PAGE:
• of col. Stoddart and capt. Conolly, who went on a mission to B. Dr. Wolff, who visited the country in 1844, with a view to ascertain their fate, narrowly escaped with his life, after a detention of some month 3. After the capture of Tashkend by the Russians in I860 (see Turkistan), a religious war was preached against the Russians, and the khan, Muzaffer-Eddin, was compelled to oppose them. He was defeated at the battle of Idjar on 20th May, 1866, and in May, 1868, Samarcand (q.v.), one of the most important cities of B., was taken. The command of the upper course of the Zar-afshan, which fertilizes the central part of B., placed the khan entirely under the power of Russia. On the 80th July, 1868, a peace was concluded, by which Samarcand was ceded to the czar, and stipulations were entered into, favorable to Russian trade. The treaty caused great dissatisfaction to the fanatic Mussulmans of B. They rose in rebellion, placing at their head khan Abdul Malik Mirza, the son and heir of the khan. The Russians, on the intercession of the khan, aided him; and in Oct. the rebels were defeated near Karchi. The rebel prince sought refuge in Afghanistan. Shere AH, the ameer, gave him a warm welcome, and would have invaded B. had he not been restrained by lord Mayo, the Indian viceroy, who told him that England could not encourage him in any attack on his neighbors. While Shere Ali was meditating an invasion of B., Abdulrahman, a nephew of Shere Ali, who had married a daughter of the khan of B., endeavored to obtain Russian aid in invading Afghan Turkistan with a Bokharian army. But, in this case, Russia opposed the enterprise (see Afghanistan). During the iuvasion of Khiva in 1873, the khan of B. efficiently assisted the Russians, and was rewarded by a large addition to his territory from the Kkivan possessions on the right bank of the Oxus, under the treaty entered into between Russia and Khiva in July, 1873.—See History of Bukliara from the Earliest Period to Vie Present Time, by Arminius Vambery (1873).
BOKHABA (honored with the title of the "Treasury of Sciences"), a famous city of Central Asia, capital.of the above khanate, is situated on a plain in lat. 39" 48' n., long. 64° 26' e., in the midst, of trees and gardens. It is between 8 and 9 m. in circumference, and surrounded by embattled mud-wnjls, about 24 ft. high, and pierced by 11 gates. The houses, which are small, ill-lighted, and, with the exception of those belonging to the wealthy, uncomfortable inside, are built of sun-burnt bricks on a wooden frame-work; and the roofs of all are flat. The streets are ill-paved and very narrow, the widest barely sufficing for the passage of a loaded camel, while others are not more than 3 or 4 ft. across. The palace of the khan occupies an eminence of between 200 and 300 ft. in height in the center of the city. It is surrounded by a brick wall of 60 or 70 ft. high. The area includes, besides the palace, the harem, which is quite embosomed in trees; various public offices, the residences of the vizier and other important state functionaries, the barracks, royal stables, etc., and three mosques. The mosques, which are said (fabulously) to be 860 in number, necessarily form one of the greatest features of Bokhara. The most imposing one occupies a square of 300 ft., and has a cupola 100 ft. high, ornamented with blue tiles. Attached to it is a tower of about twice the height, built by Tirour, from which criminals are hurled. B. is celebrated as a center of learning, and has, in addition to a vast number of schools, about 80 colleges, which are attended, it is stated, by about 5000 students. As a commercial town, B. is the most important in Central Asia. A canal intersects the city, but during the summer months it is often dried up, and water becomes very scarce. Pop. estimated at 70,000. See Turkistan.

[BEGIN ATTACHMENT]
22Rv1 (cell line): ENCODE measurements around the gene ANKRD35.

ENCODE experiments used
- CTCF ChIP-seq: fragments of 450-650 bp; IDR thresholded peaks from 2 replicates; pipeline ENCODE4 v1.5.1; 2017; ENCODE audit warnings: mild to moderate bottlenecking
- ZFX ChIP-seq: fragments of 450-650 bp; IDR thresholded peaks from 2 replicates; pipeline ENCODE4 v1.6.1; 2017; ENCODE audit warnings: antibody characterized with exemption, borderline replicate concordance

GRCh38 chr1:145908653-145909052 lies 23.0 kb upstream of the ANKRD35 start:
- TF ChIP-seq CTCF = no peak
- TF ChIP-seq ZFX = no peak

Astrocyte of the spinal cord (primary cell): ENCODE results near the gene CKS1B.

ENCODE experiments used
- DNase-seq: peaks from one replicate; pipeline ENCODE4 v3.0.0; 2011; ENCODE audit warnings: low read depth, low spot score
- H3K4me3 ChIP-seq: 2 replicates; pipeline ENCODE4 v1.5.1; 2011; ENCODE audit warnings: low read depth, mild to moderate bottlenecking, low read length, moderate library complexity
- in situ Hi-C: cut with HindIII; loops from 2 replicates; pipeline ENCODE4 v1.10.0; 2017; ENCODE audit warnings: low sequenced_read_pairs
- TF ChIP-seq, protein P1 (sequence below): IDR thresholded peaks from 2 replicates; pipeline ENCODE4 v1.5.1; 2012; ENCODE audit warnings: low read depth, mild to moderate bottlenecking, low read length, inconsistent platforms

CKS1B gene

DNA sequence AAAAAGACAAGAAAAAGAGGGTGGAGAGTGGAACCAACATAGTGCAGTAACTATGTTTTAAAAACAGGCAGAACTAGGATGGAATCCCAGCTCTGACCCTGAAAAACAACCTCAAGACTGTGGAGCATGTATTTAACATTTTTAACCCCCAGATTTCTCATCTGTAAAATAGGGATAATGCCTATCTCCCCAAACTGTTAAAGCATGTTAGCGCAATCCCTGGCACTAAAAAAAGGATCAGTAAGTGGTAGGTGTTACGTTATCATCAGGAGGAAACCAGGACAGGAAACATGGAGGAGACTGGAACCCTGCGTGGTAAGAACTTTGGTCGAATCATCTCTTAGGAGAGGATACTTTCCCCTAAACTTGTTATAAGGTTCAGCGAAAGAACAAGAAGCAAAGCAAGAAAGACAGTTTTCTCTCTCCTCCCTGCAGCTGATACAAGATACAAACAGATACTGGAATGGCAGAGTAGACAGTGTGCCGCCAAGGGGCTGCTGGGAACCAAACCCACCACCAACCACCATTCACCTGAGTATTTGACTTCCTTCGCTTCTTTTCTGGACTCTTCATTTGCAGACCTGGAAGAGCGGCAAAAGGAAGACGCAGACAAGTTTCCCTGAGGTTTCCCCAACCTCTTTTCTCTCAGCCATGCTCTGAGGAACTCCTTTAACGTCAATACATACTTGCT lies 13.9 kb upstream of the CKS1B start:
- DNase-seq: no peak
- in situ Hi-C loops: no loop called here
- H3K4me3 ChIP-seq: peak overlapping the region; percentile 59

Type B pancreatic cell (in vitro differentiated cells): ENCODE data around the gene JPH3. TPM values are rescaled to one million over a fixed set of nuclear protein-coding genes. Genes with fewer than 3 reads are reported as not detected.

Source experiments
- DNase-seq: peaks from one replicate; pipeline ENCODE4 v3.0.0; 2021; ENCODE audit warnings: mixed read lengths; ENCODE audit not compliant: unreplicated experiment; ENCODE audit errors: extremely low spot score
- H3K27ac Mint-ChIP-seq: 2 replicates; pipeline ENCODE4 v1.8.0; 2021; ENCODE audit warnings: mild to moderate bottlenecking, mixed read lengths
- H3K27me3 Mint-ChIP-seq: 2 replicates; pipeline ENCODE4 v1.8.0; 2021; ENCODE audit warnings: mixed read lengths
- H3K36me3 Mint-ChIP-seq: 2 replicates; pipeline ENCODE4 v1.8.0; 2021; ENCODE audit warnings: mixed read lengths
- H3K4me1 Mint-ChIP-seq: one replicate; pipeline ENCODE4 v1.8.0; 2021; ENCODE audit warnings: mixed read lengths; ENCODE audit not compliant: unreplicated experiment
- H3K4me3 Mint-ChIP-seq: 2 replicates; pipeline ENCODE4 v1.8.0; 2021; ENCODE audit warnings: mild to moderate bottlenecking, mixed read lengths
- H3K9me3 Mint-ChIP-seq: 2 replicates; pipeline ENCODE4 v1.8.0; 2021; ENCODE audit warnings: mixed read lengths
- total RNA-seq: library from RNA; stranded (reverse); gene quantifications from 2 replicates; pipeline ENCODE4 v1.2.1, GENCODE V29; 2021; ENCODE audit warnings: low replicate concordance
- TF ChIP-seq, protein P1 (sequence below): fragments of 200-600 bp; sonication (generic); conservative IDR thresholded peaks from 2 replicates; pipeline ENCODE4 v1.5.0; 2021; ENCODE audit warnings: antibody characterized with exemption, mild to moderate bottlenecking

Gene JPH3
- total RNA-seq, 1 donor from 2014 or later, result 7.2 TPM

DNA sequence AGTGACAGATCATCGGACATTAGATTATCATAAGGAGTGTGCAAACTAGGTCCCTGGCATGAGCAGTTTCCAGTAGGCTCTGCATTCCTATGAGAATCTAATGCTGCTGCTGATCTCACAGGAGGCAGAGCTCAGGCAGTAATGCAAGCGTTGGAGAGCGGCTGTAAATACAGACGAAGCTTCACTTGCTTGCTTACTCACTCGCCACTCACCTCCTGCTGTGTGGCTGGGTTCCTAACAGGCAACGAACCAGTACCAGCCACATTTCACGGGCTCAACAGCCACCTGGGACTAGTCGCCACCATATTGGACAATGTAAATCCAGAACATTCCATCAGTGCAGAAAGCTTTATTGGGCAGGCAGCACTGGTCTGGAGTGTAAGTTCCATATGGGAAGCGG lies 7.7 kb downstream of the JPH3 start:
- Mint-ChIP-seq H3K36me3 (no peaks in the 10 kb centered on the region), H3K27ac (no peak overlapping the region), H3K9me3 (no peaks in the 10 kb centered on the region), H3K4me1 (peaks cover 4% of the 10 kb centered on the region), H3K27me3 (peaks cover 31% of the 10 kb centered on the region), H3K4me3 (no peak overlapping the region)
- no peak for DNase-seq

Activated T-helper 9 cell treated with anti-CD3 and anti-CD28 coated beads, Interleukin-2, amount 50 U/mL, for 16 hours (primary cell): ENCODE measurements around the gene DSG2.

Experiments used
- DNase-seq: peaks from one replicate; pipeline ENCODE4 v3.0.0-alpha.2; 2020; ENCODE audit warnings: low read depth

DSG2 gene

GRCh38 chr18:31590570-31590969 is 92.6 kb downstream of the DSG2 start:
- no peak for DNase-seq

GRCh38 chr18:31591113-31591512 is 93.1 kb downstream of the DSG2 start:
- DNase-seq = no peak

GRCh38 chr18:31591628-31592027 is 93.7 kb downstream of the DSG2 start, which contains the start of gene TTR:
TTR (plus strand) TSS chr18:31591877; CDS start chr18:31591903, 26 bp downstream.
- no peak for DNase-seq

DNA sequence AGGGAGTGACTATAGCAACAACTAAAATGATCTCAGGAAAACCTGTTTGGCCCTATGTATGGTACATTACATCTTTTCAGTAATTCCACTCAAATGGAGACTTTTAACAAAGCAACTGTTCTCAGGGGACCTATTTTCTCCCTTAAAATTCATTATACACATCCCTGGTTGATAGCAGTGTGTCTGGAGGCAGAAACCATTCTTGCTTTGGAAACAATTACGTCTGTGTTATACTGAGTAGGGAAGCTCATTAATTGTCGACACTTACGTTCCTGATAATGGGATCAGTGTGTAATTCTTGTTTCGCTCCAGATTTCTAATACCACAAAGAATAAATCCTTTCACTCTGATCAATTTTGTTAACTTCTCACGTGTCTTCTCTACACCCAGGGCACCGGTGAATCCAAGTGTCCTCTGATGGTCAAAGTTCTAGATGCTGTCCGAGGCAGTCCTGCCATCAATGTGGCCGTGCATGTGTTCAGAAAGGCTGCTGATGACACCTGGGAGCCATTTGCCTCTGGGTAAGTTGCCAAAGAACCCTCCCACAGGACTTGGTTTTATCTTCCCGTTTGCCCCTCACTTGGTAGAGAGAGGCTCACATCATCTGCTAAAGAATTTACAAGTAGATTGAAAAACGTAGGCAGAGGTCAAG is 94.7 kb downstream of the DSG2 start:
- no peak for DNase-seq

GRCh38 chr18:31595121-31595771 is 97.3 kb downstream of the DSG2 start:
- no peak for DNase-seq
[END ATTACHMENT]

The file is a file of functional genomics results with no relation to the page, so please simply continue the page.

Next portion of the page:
BOKHABA CL0VEB. Sec Mklilot.
BOL, Ferdinand, 1611-81; a Dutch painter, p'tpil'and imitator of Rembrandt Many of his paintings are to be seen in Amsterdam.
BO LA B0 LA, or Bona Bona, or Bora Bora—the liquids I, n, r, being interchangeable, or rather, perhaps, undistinguishable in the languages of Polynesia—one of the Society islands, about 200 m. to the n.w. of Tahiti. It is in lat. 16° b2's., and long. 151* 52' w., presenting a valuable landmark in a double-peaked mountain of considerable height. It contains about 1800 inhabitants; and it is about 24 m. round, beset by coralreefs, some of them rising into islets.
BOLAN PASS, a hollow route ascending in a generally w. direction from Sinde, on the Indus, through Beloochistan to Candaliar anaOhuzni. Its entrance and its outlet are respectively 800 and 5793 ft. above the level of the sea. The total ascent, therefore, is about 5000ft., which, on a length of barely 55 m., gives an average of fully 90 ft. to the mile. Along the bottom of the pass descends a torrent, which the road generally follows. The route, without l>eing impracticable, is highly defensible in a military point of view. It is bounded throughout by eminences of at least 500 ft. in height; and yet, in 1839, a division of the British army, which invaded Afghanistan, accomplished, with a heavy train of artillery, the whole distance in six days. From the outlet of the B. P. there is no fall towards the w., the spacious plateau of the Dasht-i-Bedowlut retaining the level of the upper extremity.
BOLA8, a missile used by South American Indians in capturfng wild cattle. It
consists of two leather balls, covered and united by a narrow but stout thong. The
cattle-hunter holding one ball swings the other around his head until proper momentum
is gained, and then launches the B. at the legs of the animal, which it instantly ties
II.—23 Bolbec. >7f\A
Boleyn. « u*
together, rendering him helpless. The B. has been effectively used in war. If the balls be of iron or lead, it may be thrown a great distance.